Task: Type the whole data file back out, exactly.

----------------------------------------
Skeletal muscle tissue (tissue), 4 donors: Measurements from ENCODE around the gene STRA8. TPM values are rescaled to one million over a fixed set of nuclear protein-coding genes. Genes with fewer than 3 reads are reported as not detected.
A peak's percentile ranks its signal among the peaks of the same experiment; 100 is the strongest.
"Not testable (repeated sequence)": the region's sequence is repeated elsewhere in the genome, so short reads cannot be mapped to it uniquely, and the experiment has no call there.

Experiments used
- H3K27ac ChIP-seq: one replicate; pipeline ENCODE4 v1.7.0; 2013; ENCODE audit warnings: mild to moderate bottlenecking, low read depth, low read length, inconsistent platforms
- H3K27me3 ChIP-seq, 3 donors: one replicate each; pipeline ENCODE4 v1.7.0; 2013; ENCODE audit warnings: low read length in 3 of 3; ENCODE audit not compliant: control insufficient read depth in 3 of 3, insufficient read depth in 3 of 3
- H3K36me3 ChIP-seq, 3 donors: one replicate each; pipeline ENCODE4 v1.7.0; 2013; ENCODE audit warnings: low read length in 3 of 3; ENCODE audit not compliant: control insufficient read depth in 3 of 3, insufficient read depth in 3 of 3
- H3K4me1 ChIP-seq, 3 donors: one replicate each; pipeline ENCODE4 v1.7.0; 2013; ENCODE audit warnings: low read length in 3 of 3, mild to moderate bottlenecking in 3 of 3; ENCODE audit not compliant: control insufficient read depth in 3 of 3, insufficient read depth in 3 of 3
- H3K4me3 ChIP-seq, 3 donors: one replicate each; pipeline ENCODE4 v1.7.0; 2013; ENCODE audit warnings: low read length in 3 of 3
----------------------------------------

Skeletal muscle tissue (tissue), 4 donors: Measurements from ENCODE around the gene STRA8. TPM values are rescaled to one million over a fixed set of nuclear protein-coding genes. Genes with fewer than 3 reads are reported as not detected.
A peak's percentile ranks its signal among the peaks of the same experiment; 100 is the strongest.
"Not testable (repeated sequence)": the region's sequence is repeated elsewhere in the genome, so short reads cannot be mapped to it uniquely, and the experiment has no call there.

Experiments used
- H3K27ac ChIP-seq: one replicate; pipeline ENCODE4 v1.7.0; 2013; ENCODE audit warnings: mild to moderate bottlenecking, low read depth, low read length, inconsistent platforms
- H3K27me3 ChIP-seq, 3 donors: one replicate each; pipeline ENCODE4 v1.7.0; 2013; ENCODE audit warnings: low read length in 3 of 3; ENCODE audit not compliant: control insufficient read depth in 3 of 3, insufficient read depth in 3 of 3
- H3K36me3 ChIP-seq, 3 donors: one replicate each; pipeline ENCODE4 v1.7.0; 2013; ENCODE audit warnings: low read length in 3 of 3; ENCODE audit not compliant: control insufficient read depth in 3 of 3, insufficient read depth in 3 of 3
- H3K4me1 ChIP-seq, 3 donors: one replicate each; pipeline ENCODE4 v1.7.0; 2013; ENCODE audit warnings: low read length in 3 of 3, mild to moderate bottlenecking in 3 of 3; ENCODE audit not compliant: control insufficient read depth in 3 of 3, insufficient read depth in 3 of 3
- H3K4me3 ChIP-seq, 3 donors: one replicate each; pipeline ENCODE4 v1.7.0; 2013; ENCODE audit warnings: low read length in 3 of 3